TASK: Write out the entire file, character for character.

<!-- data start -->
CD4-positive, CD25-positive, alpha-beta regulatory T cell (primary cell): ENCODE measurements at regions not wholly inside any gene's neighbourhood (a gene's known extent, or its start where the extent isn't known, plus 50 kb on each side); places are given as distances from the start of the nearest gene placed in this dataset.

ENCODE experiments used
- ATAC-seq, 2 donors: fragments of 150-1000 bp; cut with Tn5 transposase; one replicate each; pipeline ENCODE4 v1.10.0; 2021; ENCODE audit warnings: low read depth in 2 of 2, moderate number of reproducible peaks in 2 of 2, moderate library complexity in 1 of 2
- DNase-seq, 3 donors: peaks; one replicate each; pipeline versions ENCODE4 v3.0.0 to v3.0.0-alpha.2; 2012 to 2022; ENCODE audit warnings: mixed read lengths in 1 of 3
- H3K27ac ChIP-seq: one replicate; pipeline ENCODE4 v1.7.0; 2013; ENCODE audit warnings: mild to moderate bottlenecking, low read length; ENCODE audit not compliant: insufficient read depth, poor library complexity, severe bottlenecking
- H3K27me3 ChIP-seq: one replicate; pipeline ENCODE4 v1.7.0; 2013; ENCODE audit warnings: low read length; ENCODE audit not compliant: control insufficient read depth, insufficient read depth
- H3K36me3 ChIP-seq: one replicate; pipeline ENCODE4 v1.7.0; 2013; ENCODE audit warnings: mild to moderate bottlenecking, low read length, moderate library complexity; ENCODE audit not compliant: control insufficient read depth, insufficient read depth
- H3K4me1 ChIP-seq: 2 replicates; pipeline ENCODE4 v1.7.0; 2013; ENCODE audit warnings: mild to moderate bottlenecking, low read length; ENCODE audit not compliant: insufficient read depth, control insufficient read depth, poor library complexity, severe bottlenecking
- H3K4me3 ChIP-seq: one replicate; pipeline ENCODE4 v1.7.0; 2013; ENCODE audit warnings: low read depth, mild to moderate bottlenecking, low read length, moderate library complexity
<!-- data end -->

CD4-positive, CD25-positive, alpha-beta regulatory T cell (primary cell): ENCODE measurements at regions not wholly inside any gene's neighbourhood (a gene's known extent, or its start where the extent isn't known, plus 50 kb on each side); places are given as distances from the start of the nearest gene placed in this dataset.

ENCODE experiments used
- ATAC-seq, 2 donors: fragments of 150-1000 bp; cut with Tn5 transposase; one replicate each; pipeline ENCODE4 v1.10.0; 2021; ENCODE audit warnings: low read depth in 2 of 2, moderate number of reproducible peaks in 2 of 2, moderate library complexity in 1 of 2
- DNase-seq, 3 donors: peaks; one replicate each; pipeline versions ENCODE4 v3.0.0 to v3.0.0-alpha.2; 2012 to 2022; ENCODE audit warnings: mixed read lengths in 1 of 3
- H3K27ac ChIP-seq: one replicate; pipeline ENCODE4 v1.7.0; 2013; ENCODE audit warnings: mild to moderate bottlenecking, low read length; ENCODE audit not compliant: insufficient read depth, poor library complexity, severe bottlenecking
- H3K27me3 ChIP-seq: one replicate; pipeline ENCODE4 v1.7.0; 2013; ENCODE audit warnings: low read length; ENCODE audit not compliant: control insufficient read depth, insufficient read depth
- H3K36me3 ChIP-seq: one replicate; pipeline ENCODE4 v1.7.0; 2013; ENCODE audit warnings: mild to moderate bottlenecking, low read length, moderate library complexity; ENCODE audit not compliant: control insufficient read depth, insufficient read depth
- H3K4me1 ChIP-seq: 2 replicates; pipeline ENCODE4 v1.7.0; 2013; ENCODE audit warnings: mild to moderate bottlenecking, low read length; ENCODE audit not compliant: insufficient read depth, control insufficient read depth, poor library complexity, severe bottlenecking
- H3K4me3 ChIP-seq: one replicate; pipeline ENCODE4 v1.7.0; 2013; ENCODE audit warnings: low read depth, mild to moderate bottlenecking, low read length, moderate library complexity